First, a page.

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This article was published on January 7, 2011

    CES 2011: A telescope that let’s you see thousands of years into the past

    CES 2011: A telescope that let’s you see thousands of years into the past
    Courtney Boyd Myers
    Story by

    Courtney Boyd Myers

    Courtney Boyd Myers is the founder of audience.io, a transatlantic company designed to help New York and London based technology startups gr Courtney Boyd Myers is the founder of audience.io, a transatlantic company designed to help New York and London based technology startups grow internationally. Previously, she was the Features Editor and East Coast Editor of TNW covering New York City startups and digital innovation. She loves magnets + reading on a Kindle. You can follow her on Facebook, Twitter @CBM and .

    Celestron‘s new Sky Prodigy 130 was unveiled at this year’s CES and just picked up an Editor’s Choice Award from Popular Mechanics. The $800 telescope features a 130mm lens and a 5″ mirror powerful enough to bring Saturn’s rings and Jupiter’s moons into focus. With 4,000 celestial bodies in its database, viewers are able to identify and see stars that once were, some even thousands of years in the past.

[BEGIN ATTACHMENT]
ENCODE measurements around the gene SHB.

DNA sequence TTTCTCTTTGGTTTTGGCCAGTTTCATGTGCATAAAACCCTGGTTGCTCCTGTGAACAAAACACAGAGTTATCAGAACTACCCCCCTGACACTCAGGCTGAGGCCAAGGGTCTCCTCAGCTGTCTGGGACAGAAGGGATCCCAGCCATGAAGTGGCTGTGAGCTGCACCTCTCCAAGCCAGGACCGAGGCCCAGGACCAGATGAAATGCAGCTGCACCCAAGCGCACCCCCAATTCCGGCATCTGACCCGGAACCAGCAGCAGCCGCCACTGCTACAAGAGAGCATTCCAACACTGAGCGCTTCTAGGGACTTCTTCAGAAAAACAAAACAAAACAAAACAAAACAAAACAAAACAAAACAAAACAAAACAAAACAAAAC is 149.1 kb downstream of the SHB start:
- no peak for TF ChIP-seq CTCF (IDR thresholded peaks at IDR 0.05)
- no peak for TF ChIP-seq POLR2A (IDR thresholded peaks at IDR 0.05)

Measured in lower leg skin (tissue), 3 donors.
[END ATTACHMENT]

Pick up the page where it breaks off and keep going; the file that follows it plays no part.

“In three minutes, you’re an instant astronomer,” said Celestron’s Michelle Meskill. “You don’t need to have a computer, and 4,000 bodies are in its database.”

    Now if only there were some way to see the stars in Vegas…